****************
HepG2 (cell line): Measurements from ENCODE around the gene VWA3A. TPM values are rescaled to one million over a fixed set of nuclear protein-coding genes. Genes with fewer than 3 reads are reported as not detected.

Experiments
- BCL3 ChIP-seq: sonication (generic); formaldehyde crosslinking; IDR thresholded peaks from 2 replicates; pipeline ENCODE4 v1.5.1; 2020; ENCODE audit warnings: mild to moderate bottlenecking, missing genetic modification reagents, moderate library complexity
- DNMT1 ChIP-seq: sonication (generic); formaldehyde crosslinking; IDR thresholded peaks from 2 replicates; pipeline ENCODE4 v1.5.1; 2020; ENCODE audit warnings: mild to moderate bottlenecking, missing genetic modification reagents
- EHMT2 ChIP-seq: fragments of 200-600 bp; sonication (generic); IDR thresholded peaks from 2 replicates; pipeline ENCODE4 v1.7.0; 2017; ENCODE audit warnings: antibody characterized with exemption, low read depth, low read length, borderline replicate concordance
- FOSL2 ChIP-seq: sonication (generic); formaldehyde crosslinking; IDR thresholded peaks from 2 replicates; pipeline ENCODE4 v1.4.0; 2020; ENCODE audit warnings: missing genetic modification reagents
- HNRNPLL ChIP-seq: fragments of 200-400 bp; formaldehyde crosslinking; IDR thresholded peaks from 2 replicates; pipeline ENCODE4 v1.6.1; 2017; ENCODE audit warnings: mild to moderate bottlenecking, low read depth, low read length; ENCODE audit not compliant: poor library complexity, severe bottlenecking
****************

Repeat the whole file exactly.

HepG2 (cell line): Measurements from ENCODE around the gene VWA3A. TPM values are rescaled to one million over a fixed set of nuclear protein-coding genes. Genes with fewer than 3 reads are reported as not detected.

Experiments
- BCL3 ChIP-seq: sonication (generic); formaldehyde crosslinking; IDR thresholded peaks from 2 replicates; pipeline ENCODE4 v1.5.1; 2020; ENCODE audit warnings: mild to moderate bottlenecking, missing genetic modification reagents, moderate library complexity
- DNMT1 ChIP-seq: sonication (generic); formaldehyde crosslinking; IDR thresholded peaks from 2 replicates; pipeline ENCODE4 v1.5.1; 2020; ENCODE audit warnings: mild to moderate bottlenecking, missing genetic modification reagents
- EHMT2 ChIP-seq: fragments of 200-600 bp; sonication (generic); IDR thresholded peaks from 2 replicates; pipeline ENCODE4 v1.7.0; 2017; ENCODE audit warnings: antibody characterized with exemption, low read depth, low read length, borderline replicate concordance
- FOSL2 ChIP-seq: sonication (generic); formaldehyde crosslinking; IDR thresholded peaks from 2 replicates; pipeline ENCODE4 v1.4.0; 2020; ENCODE audit warnings: missing genetic modification reagents
- HNRNPLL ChIP-seq: fragments of 200-400 bp; formaldehyde crosslinking; IDR thresholded peaks from 2 replicates; pipeline ENCODE4 v1.6.1; 2017; ENCODE audit warnings: mild to moderate bottlenecking, low read depth, low read length; ENCODE audit not compliant: poor library complexity, severe bottlenecking